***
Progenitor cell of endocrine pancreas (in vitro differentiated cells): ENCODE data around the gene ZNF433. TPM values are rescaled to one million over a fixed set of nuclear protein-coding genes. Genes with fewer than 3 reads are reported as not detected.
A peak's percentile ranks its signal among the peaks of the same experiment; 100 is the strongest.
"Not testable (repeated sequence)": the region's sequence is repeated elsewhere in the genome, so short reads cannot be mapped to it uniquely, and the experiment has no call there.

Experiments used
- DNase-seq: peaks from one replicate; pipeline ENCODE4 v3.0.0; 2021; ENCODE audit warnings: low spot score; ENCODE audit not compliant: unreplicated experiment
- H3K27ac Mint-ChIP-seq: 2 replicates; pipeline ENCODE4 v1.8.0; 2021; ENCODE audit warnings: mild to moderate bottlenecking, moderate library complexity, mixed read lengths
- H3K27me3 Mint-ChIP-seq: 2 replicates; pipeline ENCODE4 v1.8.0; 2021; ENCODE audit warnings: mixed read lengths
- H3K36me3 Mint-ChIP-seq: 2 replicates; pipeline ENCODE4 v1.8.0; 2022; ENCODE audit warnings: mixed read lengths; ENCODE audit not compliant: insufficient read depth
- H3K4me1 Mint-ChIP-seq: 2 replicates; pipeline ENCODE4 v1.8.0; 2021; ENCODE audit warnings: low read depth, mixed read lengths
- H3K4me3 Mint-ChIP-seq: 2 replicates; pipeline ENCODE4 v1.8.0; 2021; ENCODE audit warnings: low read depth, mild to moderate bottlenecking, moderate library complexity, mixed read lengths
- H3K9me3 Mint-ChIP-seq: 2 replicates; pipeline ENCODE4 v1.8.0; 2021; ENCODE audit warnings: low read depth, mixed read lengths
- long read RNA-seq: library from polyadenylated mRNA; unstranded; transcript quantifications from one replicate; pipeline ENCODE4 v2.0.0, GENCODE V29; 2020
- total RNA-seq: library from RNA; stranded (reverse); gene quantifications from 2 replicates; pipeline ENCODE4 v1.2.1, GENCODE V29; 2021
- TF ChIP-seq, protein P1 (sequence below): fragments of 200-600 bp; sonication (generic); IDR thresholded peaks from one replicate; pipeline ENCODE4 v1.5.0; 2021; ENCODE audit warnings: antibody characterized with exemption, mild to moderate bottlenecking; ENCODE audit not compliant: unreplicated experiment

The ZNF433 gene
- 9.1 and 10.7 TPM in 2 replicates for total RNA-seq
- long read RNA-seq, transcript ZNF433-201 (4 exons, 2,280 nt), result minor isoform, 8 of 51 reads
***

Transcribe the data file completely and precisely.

Progenitor cell of endocrine pancreas (in vitro differentiated cells): ENCODE data around the gene ZNF433. TPM values are rescaled to one million over a fixed set of nuclear protein-coding genes. Genes with fewer than 3 reads are reported as not detected.
A peak's percentile ranks its signal among the peaks of the same experiment; 100 is the strongest.
"Not testable (repeated sequence)": the region's sequence is repeated elsewhere in the genome, so short reads cannot be mapped to it uniquely, and the experiment has no call there.

Experiments used
- DNase-seq: peaks from one replicate; pipeline ENCODE4 v3.0.0; 2021; ENCODE audit warnings: low spot score; ENCODE audit not compliant: unreplicated experiment
- H3K27ac Mint-ChIP-seq: 2 replicates; pipeline ENCODE4 v1.8.0; 2021; ENCODE audit warnings: mild to moderate bottlenecking, moderate library complexity, mixed read lengths
- H3K27me3 Mint-ChIP-seq: 2 replicates; pipeline ENCODE4 v1.8.0; 2021; ENCODE audit warnings: mixed read lengths
- H3K36me3 Mint-ChIP-seq: 2 replicates; pipeline ENCODE4 v1.8.0; 2022; ENCODE audit warnings: mixed read lengths; ENCODE audit not compliant: insufficient read depth
- H3K4me1 Mint-ChIP-seq: 2 replicates; pipeline ENCODE4 v1.8.0; 2021; ENCODE audit warnings: low read depth, mixed read lengths
- H3K4me3 Mint-ChIP-seq: 2 replicates; pipeline ENCODE4 v1.8.0; 2021; ENCODE audit warnings: low read depth, mild to moderate bottlenecking, moderate library complexity, mixed read lengths
- H3K9me3 Mint-ChIP-seq: 2 replicates; pipeline ENCODE4 v1.8.0; 2021; ENCODE audit warnings: low read depth, mixed read lengths
- long read RNA-seq: library from polyadenylated mRNA; unstranded; transcript quantifications from one replicate; pipeline ENCODE4 v2.0.0, GENCODE V29; 2020
- total RNA-seq: library from RNA; stranded (reverse); gene quantifications from 2 replicates; pipeline ENCODE4 v1.2.1, GENCODE V29; 2021
- TF ChIP-seq, protein P1 (sequence below): fragments of 200-600 bp; sonication (generic); IDR thresholded peaks from one replicate; pipeline ENCODE4 v1.5.0; 2021; ENCODE audit warnings: antibody characterized with exemption, mild to moderate bottlenecking; ENCODE audit not compliant: unreplicated experiment

The ZNF433 gene
- 9.1 and 10.7 TPM in 2 replicates for total RNA-seq
- long read RNA-seq, transcript ZNF433-201 (4 exons, 2,280 nt), result minor isoform, 8 of 51 reads